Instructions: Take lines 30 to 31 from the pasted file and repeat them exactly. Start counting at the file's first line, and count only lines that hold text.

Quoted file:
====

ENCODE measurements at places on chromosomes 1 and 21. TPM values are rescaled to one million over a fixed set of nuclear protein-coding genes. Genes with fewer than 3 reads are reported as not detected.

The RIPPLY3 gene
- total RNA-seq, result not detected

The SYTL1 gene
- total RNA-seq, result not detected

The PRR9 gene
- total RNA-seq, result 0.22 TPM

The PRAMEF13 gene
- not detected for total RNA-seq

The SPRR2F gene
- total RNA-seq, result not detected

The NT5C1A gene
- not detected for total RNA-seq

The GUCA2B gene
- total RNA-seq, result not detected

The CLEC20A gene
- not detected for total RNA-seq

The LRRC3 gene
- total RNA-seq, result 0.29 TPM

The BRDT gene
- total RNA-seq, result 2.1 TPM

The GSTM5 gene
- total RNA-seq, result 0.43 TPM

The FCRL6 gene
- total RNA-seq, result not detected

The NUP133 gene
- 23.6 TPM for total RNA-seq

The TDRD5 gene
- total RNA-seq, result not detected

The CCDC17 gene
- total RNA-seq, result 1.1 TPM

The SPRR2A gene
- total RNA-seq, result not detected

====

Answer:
The CCDC17 gene
- total RNA-seq, result 1.1 TPM